It’s long been thought that staying mentally active is enough to preserve our cognitive abilities. Yet research is starting to suggest that we need to get out of our comfort zone in order to stay mentally sharp. According to Lead researcher Denise Park of The University of Texas at Dallas, “It is important to get out and do something that is unfamiliar and mentally challenging, and that provides broad stimulation mentally and socially. When you are inside your comfort zone you may be outside of the enhancement zone." (source: psychologytoday.com)
If you’re looking for activities to stay mentally sharp, try to think of new experiences that you can share with others. For instance, you might try taking a dance or group fitness class. You could learn a new language or go on a day trip with friends to some place new. As you come up with your own list, think of activities you’ve always wanted to do that engage your mind and require some degree of challenge or strategy.
Reduce Your Chronic Stress
One of the best preventative measures that you can take to protect your cognitive function is to reduce your stress levels. Under stressful conditions, your adrenal glands release a hormone called cortisol, which in high levels over a long period of time can damage the brain.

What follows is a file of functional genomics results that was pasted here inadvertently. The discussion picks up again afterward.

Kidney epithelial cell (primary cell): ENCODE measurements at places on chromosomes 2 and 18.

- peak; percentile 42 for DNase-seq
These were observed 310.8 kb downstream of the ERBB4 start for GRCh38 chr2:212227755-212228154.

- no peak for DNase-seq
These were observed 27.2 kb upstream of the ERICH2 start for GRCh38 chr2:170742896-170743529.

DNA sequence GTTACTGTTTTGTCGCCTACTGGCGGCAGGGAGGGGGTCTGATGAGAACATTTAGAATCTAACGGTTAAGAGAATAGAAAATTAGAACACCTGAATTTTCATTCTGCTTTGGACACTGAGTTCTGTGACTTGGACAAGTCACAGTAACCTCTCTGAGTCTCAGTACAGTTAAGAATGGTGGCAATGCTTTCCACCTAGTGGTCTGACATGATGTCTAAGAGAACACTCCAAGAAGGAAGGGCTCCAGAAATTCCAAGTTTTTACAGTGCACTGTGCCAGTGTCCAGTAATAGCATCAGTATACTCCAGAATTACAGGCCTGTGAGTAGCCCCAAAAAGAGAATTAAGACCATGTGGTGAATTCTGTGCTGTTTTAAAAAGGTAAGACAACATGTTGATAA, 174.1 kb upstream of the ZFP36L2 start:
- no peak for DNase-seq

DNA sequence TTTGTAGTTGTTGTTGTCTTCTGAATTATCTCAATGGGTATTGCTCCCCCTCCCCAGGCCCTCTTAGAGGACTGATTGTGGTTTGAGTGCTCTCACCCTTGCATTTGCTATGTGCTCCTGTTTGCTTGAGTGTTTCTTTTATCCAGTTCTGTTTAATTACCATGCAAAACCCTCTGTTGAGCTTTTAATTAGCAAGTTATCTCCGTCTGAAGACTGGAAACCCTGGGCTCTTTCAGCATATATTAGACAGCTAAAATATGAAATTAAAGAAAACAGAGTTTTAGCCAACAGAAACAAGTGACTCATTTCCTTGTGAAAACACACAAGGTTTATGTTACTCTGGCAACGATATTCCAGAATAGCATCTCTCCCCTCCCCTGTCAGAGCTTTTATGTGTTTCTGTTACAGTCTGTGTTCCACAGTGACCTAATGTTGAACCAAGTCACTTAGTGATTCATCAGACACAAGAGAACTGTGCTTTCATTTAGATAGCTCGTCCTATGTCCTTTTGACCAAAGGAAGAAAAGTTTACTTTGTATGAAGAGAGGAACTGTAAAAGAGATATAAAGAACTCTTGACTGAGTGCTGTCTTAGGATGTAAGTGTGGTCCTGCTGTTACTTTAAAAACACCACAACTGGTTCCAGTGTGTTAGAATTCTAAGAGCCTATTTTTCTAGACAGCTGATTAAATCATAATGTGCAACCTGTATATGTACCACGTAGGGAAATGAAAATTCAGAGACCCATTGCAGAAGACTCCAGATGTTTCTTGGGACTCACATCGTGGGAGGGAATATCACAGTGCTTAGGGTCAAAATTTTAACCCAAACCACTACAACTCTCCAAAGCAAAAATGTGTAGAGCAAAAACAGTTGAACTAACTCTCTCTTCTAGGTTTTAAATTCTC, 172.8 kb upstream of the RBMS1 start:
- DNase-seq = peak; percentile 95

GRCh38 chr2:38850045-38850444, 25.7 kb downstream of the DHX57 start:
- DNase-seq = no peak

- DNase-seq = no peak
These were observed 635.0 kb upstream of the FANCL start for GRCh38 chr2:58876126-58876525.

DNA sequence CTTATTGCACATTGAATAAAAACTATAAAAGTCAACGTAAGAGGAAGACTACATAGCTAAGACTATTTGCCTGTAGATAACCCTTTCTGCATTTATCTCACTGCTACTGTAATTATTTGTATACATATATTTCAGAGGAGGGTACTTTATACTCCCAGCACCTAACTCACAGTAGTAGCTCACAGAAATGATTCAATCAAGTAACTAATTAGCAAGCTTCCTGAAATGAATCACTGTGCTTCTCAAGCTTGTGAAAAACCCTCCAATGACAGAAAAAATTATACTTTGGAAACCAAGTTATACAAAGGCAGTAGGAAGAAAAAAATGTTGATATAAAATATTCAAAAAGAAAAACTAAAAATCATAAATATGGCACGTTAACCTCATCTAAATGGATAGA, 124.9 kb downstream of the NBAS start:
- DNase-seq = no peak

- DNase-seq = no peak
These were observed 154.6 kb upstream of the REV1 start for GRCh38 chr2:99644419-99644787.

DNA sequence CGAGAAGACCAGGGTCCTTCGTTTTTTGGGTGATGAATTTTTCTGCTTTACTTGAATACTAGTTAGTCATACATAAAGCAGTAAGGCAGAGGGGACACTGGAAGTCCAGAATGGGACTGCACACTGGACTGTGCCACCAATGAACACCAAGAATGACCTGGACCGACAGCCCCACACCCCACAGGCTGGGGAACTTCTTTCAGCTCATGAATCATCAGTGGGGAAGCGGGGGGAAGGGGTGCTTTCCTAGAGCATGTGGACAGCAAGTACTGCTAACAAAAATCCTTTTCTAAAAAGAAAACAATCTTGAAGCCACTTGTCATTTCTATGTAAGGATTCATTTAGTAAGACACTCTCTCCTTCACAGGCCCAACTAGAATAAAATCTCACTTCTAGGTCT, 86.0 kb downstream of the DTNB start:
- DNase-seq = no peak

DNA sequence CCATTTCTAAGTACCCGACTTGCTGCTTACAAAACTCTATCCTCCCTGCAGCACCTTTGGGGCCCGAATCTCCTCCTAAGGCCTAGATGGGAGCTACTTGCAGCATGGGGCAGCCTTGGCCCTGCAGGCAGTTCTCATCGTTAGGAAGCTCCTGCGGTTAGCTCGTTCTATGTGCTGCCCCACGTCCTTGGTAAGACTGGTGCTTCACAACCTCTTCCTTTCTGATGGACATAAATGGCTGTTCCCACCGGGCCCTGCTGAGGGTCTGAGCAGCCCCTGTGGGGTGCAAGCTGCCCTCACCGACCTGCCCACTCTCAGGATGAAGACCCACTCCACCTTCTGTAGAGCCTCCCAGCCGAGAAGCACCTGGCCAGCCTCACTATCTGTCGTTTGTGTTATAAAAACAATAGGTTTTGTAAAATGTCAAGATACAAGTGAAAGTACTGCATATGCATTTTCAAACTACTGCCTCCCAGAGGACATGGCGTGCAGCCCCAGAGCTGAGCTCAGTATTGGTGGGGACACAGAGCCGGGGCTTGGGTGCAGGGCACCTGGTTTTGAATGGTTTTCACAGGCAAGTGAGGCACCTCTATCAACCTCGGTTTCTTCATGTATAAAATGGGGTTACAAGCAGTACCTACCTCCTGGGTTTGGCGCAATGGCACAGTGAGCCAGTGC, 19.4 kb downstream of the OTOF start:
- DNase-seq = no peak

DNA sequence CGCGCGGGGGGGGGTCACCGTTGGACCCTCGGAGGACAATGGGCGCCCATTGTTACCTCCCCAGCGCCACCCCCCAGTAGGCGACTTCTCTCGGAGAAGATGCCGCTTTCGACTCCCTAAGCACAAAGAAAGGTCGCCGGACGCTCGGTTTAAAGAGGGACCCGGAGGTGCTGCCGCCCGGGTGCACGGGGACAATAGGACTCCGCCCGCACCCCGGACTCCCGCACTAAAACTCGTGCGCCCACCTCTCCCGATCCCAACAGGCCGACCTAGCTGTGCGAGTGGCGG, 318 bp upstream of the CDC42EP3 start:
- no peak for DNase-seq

Neuroscientists at UC Berkeley found that chronic stress can create long-term changes in the structure of the brain and eventually lead to serious health issues. This could possibly explain why young people who are exposed to chronic stress can develop mental problems and learning difficulties later in life.
If you want to find ways to turn down the stress levels in your life, there are many things you can do. Learning simple deep-breathing techniques can help you get out of ‘fight-or-flight’ mode and trigger your relaxation response. Meditation, mindfulness, and prayer may also have powerful stress-reducing effects.